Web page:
Wetlands Blogcast

DSC_0086Some have suggested the 99wetlands project should be a podcast: my essays recorded in my own voice, with included sounds from the environment. I suppose there is an assumption that busy people can listen to these essays more easily than read them? I admit the idea has merit, but I can’t imagine sharing my wanderings without photos. Also, I don’t actually enjoy hearing my recorded voice! So, blogging it shall be.

But at McCord Pond Wildlife Management Area in Guthrie County, the sound dimension made me wish for a hybrid: the “Blogcast.” In other words, this blog entry would be much better with sound! From beginning to end, my time at McCord was accompanied by ambient sounds.

Before I even reached the site…in fact, all around Iowa that day, I heard the drone of machinery (tractors, mainly): the day was perfect for planting. I believe it was mostly corn, but whatever it was, seed was going into the ground that day. The sound never left my ears. Welcome to Iowa!

Louder than the farm equipment were the calls of the Western Chorus Frog (Pseudacris triseriata). I have been hearing these around Iowa in recent weeks, and here they were calling in great numbers. Standardized monitoring protocols (such as Frogwatch) specify listening to the calls at dusk/just after sundown, but I do also hear them in the middle of a sunny day like this one (admittedly, not as active as evening prime-time).



Next up for an ear-assault were Canada Geese (Branta canadensis). These birds often honk in alarm as I enter a wetland, and it takes a few minutes for them to accept my presence. Then things are much quieter. The birds were found all around the site, on land, water, and in the air. Several were nesting. As is often the case, they nested on small mounds—perhaps Muskrat (Ondatra zibethicus) mounds—and ignored the numerous artificial nesting structures.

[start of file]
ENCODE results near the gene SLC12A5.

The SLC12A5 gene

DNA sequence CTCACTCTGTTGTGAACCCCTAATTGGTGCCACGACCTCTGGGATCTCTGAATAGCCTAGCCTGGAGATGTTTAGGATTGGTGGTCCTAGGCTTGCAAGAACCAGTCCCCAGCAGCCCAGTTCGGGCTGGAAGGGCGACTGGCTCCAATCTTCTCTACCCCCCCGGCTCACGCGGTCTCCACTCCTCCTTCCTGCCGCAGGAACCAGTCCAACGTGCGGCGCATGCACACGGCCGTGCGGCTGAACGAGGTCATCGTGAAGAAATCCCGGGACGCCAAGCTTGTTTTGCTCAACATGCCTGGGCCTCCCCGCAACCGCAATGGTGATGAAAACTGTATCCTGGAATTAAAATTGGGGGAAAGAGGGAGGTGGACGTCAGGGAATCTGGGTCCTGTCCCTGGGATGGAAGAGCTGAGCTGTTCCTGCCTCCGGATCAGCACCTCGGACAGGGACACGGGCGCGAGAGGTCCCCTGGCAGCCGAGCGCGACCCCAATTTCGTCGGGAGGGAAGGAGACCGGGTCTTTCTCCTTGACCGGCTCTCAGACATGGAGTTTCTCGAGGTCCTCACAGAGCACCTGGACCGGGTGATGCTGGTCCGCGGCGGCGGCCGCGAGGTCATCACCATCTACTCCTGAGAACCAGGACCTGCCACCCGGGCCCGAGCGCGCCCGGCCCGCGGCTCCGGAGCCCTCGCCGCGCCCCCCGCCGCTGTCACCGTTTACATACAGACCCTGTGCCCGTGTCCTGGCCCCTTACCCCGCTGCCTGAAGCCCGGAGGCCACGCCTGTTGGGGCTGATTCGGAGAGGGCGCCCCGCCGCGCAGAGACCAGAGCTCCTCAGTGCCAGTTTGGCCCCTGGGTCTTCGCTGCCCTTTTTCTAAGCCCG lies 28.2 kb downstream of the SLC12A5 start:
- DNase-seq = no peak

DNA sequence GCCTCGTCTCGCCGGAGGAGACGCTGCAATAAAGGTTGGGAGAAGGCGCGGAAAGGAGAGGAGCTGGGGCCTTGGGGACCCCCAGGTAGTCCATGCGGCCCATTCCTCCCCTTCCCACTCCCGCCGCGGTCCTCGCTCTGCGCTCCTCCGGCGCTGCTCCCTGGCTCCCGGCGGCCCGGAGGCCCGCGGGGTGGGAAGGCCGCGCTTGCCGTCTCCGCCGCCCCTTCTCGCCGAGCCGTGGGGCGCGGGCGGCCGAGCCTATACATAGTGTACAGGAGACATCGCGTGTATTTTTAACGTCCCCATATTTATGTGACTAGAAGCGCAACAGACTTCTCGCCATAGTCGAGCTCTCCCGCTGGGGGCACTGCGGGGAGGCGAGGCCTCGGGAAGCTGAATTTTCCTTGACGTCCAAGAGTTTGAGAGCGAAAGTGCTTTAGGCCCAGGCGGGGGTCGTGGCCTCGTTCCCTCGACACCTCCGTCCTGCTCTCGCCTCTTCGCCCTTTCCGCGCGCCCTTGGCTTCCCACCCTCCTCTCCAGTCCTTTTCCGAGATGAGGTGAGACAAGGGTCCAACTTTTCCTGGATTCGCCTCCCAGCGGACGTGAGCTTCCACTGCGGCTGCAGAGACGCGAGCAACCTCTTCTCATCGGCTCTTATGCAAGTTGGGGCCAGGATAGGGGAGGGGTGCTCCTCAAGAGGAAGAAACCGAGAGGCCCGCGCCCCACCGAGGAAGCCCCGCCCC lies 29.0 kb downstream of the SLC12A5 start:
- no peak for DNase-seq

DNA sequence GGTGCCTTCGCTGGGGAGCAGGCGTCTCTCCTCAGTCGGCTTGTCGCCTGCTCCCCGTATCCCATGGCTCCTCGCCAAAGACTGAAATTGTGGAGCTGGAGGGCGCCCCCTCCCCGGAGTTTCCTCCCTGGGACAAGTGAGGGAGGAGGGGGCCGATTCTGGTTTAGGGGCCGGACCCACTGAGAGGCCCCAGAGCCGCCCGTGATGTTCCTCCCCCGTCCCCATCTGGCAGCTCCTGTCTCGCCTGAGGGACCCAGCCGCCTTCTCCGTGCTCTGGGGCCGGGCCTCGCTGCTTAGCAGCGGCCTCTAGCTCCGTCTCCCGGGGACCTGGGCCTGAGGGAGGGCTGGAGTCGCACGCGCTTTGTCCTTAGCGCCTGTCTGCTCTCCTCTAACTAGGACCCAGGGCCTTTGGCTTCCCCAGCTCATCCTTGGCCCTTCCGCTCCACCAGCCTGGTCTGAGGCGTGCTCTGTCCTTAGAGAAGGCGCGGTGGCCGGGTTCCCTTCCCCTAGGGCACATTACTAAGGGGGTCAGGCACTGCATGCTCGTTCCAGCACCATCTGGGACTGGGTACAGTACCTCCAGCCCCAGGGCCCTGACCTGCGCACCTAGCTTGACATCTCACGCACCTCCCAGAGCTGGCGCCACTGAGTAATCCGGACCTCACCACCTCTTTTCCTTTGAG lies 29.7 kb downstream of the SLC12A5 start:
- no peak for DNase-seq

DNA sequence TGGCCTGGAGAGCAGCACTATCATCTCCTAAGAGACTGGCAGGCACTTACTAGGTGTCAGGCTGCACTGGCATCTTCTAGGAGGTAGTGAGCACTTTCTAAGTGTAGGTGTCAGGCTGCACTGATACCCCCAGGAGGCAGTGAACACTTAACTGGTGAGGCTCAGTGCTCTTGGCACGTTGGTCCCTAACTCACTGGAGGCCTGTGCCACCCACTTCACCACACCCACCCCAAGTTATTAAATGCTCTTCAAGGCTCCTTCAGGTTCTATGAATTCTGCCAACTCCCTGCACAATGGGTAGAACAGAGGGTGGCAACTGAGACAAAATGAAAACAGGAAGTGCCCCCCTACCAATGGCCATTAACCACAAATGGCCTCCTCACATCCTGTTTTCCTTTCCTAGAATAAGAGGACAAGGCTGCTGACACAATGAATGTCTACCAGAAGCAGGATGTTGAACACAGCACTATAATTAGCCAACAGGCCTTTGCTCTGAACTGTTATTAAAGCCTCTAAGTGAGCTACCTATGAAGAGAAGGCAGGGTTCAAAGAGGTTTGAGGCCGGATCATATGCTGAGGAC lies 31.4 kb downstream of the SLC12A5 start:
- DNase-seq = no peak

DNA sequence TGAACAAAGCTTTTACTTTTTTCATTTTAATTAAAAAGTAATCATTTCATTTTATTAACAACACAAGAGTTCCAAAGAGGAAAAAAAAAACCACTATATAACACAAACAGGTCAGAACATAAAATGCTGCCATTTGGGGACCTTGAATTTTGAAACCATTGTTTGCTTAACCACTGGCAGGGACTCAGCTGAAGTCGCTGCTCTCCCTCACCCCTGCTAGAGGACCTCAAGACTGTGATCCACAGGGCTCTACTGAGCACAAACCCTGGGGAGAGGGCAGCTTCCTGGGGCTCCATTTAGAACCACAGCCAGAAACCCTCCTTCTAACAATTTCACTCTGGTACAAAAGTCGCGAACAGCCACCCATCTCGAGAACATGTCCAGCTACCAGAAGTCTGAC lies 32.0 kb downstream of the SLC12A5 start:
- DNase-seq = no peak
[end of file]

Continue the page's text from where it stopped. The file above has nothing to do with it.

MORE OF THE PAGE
The female Red-Winged Blackbird is neither black, nor has a red wing. Huh.

Two different blackbirds were making plenty of noise:  Red-Winged Blackbirds (Agelaius phoeniceus), and Common Grackles (Quiscalus quiscula). I saw and heard these birds working the trees, shrubs, and tall herbaceous plants (“reeds”) along the margin of the wetland. Active along the roadsides and fields of Iowa at this time of year, I saw them not just at McCord, but all over.

Serious “birders” know that sometimes the best way to identify species is through sound! I saw and heard two similar species here, the Song Sparrow (Melospiza melodia) and—perhaps—the Swamp Sparrow (Melospiza georgiana). The Song Sparrow is especially common and familiar. These sparrows are really similar…small, brown, striped, flitting about and hard to photograph. The plumage is variable (patterns of stripes/streaks, reddish or not, and so on). I surely saw and heard the Song Sparrow, and have strong suspicion I saw (and significantly, heard) both. The photo is not great, and I could scarcely get a peek with the binoculars, but they did sound different to me.



Wandering around a wetland, at different times of day or seasons, one will hear insects, fish, maybe even owls! In the winter you may walk onto the ice and hear it cracking, even sounding like a gunshot. How about “The Wind in the Willows?”DSC_0081

And don’t forget the exquisite sound of your boots drawing suction as you lift them out of the mud…ahh, that’s the life! Wander out and experience the sound of wetlands. I hope you have a great time. Tell us about your adventures down in the comments 🙂

Author: Paul Weihe

Associate Professor of Biology at Central College, traditional author (Textbook of Limnology, Cole & Weihe, 5th ed.; Waveland Press), and now...blogger!

One thought on “Wetlands Blogcast”

  1. I like reading and looking at photos, so the current blog format is fine with me. And it’s nice to see a good photo of a calm resting female Red-winged Blackbird. At this time of year, I see them more often in frantic mode.

    Liked by 1 person

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